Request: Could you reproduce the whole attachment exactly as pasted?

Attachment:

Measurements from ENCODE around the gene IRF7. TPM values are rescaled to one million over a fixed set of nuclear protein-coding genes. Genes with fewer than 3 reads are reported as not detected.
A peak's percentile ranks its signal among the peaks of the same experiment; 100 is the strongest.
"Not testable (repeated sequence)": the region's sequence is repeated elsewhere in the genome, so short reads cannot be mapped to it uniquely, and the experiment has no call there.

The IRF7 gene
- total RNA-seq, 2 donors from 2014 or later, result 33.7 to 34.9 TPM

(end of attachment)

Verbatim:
Measurements from ENCODE around the gene IRF7. TPM values are rescaled to one million over a fixed set of nuclear protein-coding genes. Genes with fewer than 3 reads are reported as not detected.
A peak's percentile ranks its signal among the peaks of the same experiment; 100 is the strongest.
"Not testable (repeated sequence)": the region's sequence is repeated elsewhere in the genome, so short reads cannot be mapped to it uniquely, and the experiment has no call there.

The IRF7 gene
- total RNA-seq, 2 donors from 2014 or later, result 33.7 to 34.9 TPM